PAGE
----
Increased expression of TATA-binding protein, the central transcription factor, can contribute to oncogenesis

Sandra A S Johnson, Louis Dubeau, Michael Kawalek, Andrew Dervan, Axel H. Schönthal, Chi V. Dang, Deborah L. Johnson

Research output: Contribution to journalArticle

Abstract

Despite the central role of TATA-binding protein (TBP) in transcription, changes in cellular TBP concentration produce selective effects on gene expression. Moreover, TBP is up-regulated by oncogenic signaling pathways. These findings suggest that TBP could be a nexus in pathways that regulate cell proliferation and that genetic lesions that result in cellular transformation may produce their effects at least in part through TBP. We provide evidence consistent with this hypothesis, demonstrating that increases in TBP expression contribute to cellular transformation. A Ras-mediated increase in TBP expression is required for full Ras transforming activity. TBP overexpression induces cells to grow in an anchorage-independent manner and to form tumors in athymic mice. These effects on cellular transformation require changes in RNA polymerase II-dependent transcription and on the selective recruitment of TBP to promoters via its DNA binding activity. TBP expression is elevated in human colon carcinomas relative to normal colon epithelium. Both Rasdependent and Ras-independent mechanisms mediate increases in TBP expression in colon carcinoma cell lines. We conclude that TBP may be a critical component in dysregulated signaling that occurs downstream of genetic lesions that cause tumors.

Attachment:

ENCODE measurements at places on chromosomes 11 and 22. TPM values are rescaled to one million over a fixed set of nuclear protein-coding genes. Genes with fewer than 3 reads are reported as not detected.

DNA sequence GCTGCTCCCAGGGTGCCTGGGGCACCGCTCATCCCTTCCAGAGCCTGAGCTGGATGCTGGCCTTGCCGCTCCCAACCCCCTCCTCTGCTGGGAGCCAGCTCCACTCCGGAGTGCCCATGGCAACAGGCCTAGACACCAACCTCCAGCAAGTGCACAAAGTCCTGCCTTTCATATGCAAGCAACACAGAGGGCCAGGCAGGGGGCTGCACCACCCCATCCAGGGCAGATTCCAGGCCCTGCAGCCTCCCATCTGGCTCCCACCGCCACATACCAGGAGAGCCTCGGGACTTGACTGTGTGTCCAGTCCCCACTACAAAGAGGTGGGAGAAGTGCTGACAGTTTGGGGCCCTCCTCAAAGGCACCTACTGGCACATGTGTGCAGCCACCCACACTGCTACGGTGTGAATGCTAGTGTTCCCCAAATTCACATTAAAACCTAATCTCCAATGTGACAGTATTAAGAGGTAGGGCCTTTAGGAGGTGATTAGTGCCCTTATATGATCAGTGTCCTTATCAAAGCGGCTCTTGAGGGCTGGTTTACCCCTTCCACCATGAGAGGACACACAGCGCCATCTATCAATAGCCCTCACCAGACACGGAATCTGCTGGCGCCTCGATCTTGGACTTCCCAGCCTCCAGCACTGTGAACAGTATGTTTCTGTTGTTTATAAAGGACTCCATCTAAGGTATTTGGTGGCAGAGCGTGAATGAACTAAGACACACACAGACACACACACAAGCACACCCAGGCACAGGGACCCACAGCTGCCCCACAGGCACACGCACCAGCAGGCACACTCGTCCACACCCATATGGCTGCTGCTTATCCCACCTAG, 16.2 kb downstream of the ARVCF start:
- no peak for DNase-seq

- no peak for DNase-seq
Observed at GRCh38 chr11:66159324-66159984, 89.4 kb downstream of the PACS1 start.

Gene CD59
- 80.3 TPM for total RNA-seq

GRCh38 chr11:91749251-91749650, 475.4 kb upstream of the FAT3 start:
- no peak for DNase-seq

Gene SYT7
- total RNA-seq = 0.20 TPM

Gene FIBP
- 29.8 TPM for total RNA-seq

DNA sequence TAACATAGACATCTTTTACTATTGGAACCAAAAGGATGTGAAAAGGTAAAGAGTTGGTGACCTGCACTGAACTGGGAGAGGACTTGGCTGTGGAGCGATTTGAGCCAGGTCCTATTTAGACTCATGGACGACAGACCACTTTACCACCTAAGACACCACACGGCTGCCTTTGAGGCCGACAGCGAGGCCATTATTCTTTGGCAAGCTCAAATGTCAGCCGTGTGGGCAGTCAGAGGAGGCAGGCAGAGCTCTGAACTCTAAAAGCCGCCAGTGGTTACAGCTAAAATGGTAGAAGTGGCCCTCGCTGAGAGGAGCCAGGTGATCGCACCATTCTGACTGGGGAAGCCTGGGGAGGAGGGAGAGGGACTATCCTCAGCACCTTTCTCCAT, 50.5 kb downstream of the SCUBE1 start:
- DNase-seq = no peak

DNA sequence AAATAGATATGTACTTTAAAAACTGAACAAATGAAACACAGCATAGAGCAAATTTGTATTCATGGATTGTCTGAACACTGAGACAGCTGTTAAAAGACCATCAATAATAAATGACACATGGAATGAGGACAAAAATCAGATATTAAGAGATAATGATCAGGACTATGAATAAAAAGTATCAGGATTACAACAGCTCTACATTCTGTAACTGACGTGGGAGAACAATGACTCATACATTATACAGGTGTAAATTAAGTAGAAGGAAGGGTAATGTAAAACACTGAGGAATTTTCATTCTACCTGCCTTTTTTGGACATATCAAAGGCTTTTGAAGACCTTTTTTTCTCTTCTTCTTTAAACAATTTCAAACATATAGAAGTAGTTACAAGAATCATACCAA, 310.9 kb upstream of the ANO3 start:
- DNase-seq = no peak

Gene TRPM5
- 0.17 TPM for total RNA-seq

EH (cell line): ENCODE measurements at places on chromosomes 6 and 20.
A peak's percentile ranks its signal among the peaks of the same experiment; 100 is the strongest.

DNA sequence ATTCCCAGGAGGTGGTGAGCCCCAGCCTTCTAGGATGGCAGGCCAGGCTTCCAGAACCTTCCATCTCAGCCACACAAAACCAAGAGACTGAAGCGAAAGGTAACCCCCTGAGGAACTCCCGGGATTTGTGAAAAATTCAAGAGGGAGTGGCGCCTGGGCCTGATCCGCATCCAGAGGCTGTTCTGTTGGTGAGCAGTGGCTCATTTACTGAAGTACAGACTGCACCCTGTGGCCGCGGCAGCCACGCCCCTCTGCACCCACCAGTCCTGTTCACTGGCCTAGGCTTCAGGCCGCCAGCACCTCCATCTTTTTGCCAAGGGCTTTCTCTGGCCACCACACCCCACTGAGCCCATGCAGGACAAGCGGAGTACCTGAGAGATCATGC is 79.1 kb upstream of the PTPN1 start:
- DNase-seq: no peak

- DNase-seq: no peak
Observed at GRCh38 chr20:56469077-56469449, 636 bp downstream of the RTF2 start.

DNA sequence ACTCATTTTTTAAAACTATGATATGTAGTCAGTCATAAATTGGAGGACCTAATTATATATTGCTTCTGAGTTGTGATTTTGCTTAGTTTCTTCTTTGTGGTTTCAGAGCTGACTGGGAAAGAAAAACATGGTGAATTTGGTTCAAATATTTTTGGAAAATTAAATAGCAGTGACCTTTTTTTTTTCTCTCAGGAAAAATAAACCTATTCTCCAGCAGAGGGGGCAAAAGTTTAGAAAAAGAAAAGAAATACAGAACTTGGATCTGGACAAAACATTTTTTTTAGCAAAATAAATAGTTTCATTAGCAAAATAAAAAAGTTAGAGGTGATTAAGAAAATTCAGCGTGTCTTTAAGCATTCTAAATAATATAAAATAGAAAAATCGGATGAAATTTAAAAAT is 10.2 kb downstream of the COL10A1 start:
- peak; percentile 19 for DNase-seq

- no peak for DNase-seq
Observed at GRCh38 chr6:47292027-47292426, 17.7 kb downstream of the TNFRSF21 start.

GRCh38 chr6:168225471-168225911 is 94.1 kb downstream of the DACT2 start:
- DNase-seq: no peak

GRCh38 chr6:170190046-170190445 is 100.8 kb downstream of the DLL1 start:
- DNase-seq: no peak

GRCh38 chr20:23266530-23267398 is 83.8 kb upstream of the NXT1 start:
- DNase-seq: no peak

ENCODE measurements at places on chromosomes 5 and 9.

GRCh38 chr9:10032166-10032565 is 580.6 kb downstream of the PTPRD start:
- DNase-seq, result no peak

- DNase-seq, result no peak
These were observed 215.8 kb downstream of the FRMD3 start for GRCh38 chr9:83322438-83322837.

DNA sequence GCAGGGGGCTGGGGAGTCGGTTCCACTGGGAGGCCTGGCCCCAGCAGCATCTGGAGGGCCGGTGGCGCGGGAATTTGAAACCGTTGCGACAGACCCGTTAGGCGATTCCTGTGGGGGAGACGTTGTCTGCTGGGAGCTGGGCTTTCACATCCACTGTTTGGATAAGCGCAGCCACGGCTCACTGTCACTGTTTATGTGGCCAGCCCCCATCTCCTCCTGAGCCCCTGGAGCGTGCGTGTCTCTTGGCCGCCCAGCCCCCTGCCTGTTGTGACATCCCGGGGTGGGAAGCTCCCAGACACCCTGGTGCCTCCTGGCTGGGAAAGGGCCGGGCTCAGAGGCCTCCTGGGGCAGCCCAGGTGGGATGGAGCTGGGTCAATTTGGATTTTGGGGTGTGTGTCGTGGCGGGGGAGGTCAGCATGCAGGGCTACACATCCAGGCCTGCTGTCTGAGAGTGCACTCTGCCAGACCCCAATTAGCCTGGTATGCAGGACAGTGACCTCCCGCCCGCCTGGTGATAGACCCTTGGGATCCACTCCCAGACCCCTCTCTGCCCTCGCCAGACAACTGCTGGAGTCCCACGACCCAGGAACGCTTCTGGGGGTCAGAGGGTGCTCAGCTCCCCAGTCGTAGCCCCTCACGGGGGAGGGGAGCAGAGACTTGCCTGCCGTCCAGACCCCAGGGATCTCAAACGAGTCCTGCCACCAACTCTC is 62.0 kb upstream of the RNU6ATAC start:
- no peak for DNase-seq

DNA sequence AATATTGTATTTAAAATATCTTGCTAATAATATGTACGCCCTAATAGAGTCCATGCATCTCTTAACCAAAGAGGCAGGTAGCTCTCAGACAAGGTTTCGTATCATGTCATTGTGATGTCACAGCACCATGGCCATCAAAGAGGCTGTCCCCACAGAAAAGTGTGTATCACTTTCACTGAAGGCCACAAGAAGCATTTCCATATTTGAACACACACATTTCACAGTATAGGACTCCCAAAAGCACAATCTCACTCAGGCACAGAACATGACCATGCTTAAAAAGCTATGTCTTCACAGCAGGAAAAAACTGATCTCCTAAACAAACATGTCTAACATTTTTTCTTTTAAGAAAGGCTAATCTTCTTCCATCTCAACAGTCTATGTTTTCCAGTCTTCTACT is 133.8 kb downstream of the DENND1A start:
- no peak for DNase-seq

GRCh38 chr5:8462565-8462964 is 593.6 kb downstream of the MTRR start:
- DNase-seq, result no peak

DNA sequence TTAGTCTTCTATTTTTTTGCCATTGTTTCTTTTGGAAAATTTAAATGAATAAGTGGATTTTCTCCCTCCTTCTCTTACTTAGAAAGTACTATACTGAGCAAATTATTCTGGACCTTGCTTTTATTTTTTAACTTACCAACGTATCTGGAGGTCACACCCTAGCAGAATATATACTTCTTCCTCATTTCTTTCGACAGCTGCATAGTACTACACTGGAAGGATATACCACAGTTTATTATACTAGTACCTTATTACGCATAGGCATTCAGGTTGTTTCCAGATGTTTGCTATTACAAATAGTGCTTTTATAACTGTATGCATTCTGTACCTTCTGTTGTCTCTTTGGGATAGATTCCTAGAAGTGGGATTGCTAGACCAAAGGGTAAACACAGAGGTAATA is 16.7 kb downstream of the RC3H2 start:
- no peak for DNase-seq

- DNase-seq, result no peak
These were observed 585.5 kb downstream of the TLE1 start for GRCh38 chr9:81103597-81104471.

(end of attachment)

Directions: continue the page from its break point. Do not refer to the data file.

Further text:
Original languageEnglish (US)
Pages (from-to)3043-3051
Number of pages9
JournalMolecular and Cellular Biology
Volume23
Issue number9
DOIs
Publication statusPublished - May 2003

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ASJC Scopus subject areas

  • Molecular Biology
  • Genetics
  • Cell Biology

Cite this

Johnson, S. A. S., Dubeau, L., Kawalek, M., Dervan, A., Schönthal, A. H., Dang, C. V., & Johnson, D. L. (2003). Increased expression of TATA-binding protein, the central transcription factor, can contribute to oncogenesis. Molecular and Cellular Biology, 23(9), 3043-3051. https://doi.org/10.1128/MCB.23.9.3043-3051.2003